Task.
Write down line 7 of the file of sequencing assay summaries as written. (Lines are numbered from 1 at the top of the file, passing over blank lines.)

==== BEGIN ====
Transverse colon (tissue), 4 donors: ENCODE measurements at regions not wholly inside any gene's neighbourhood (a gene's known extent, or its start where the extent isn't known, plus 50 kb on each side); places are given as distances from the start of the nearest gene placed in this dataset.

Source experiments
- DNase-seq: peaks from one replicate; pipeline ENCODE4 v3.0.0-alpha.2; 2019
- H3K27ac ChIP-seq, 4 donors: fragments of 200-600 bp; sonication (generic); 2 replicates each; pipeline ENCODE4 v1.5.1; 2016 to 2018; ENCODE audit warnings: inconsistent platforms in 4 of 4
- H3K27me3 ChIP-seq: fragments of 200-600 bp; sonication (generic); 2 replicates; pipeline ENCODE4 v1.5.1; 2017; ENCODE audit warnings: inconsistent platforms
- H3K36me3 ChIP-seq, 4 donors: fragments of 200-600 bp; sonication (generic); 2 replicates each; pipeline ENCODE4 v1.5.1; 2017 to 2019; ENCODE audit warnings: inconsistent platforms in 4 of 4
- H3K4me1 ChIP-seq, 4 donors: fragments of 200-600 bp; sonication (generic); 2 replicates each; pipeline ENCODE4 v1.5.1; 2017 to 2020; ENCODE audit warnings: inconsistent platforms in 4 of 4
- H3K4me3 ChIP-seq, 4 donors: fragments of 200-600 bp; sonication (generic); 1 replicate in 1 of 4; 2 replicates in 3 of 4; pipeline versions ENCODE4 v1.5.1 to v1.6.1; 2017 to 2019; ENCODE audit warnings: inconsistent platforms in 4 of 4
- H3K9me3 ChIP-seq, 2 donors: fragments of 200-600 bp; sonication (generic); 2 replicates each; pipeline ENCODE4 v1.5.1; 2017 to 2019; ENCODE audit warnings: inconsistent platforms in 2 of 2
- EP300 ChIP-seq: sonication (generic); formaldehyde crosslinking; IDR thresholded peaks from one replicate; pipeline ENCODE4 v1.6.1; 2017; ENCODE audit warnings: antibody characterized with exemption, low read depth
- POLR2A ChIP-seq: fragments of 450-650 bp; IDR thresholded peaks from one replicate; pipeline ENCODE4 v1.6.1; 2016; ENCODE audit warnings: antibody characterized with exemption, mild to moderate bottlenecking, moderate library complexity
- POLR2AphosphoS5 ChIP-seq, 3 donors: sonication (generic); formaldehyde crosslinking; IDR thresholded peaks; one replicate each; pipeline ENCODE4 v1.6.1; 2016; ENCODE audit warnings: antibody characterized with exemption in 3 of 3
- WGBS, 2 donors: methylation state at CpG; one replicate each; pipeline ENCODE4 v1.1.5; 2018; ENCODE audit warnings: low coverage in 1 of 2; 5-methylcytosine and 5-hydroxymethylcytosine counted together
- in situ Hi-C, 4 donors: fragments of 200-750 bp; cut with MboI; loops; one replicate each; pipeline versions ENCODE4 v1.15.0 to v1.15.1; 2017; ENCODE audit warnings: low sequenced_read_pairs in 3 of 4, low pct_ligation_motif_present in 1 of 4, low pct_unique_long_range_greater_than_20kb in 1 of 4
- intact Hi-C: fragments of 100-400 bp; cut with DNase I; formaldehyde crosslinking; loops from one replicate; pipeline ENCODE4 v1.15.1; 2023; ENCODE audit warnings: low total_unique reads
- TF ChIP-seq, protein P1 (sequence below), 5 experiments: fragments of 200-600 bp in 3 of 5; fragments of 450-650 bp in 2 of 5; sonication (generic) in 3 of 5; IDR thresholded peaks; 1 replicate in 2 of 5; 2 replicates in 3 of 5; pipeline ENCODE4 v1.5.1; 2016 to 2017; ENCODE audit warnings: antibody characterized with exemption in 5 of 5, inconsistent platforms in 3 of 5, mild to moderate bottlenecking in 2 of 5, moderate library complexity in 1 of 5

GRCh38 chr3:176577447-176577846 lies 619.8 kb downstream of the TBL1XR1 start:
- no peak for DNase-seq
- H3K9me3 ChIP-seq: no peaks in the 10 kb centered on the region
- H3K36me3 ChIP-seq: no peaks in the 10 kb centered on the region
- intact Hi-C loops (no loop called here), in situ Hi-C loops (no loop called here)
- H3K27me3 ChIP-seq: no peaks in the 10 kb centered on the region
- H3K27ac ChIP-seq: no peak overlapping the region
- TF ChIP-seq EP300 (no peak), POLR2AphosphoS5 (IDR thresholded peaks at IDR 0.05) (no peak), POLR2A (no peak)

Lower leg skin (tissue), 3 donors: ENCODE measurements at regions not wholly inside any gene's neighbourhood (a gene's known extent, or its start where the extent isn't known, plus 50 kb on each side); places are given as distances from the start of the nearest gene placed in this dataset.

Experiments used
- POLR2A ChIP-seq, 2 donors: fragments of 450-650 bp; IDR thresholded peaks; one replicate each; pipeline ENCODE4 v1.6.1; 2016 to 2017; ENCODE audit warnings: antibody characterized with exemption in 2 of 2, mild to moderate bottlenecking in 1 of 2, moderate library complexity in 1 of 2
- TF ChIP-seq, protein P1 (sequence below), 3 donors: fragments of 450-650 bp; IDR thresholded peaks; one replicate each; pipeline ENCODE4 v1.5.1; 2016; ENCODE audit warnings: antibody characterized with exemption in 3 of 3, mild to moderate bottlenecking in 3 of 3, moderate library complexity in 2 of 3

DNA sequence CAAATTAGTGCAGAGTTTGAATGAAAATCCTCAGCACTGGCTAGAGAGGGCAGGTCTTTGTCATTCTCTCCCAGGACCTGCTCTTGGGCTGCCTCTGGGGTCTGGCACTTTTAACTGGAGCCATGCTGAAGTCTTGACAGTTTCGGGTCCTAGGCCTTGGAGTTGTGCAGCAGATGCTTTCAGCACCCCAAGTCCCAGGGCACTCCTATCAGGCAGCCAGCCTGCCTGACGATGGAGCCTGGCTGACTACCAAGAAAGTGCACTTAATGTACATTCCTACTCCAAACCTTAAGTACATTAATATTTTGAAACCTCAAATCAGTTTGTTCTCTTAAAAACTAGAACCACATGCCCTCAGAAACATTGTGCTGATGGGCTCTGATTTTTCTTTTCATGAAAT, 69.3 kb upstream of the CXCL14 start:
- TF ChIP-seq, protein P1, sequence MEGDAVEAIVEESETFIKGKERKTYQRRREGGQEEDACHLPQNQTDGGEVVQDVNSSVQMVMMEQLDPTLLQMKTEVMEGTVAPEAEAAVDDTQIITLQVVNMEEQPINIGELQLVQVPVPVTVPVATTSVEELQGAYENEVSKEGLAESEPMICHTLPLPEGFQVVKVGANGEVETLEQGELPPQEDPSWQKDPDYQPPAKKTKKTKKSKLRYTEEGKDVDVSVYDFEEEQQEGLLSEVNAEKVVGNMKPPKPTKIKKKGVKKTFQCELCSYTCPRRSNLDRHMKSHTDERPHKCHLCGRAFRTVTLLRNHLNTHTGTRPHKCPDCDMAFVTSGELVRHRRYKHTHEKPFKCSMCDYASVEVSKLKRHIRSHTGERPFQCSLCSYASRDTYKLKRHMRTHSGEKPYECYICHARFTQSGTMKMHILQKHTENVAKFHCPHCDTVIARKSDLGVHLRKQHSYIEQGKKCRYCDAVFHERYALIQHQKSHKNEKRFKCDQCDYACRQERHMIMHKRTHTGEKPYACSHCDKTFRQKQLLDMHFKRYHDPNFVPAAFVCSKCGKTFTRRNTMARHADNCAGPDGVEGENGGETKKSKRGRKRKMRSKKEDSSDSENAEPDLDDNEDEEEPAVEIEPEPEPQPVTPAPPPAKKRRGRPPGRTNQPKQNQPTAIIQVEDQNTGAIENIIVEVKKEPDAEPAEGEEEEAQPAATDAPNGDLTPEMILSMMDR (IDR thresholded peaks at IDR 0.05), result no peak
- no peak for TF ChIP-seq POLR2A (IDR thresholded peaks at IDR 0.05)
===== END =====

- H3K4me1 ChIP-seq, 4 donors: fragments of 200-600 bp; sonication (generic); 2 replicates each; pipeline ENCODE4 v1.5.1; 2017 to 2020; ENCODE audit warnings: inconsistent platforms in 4 of 4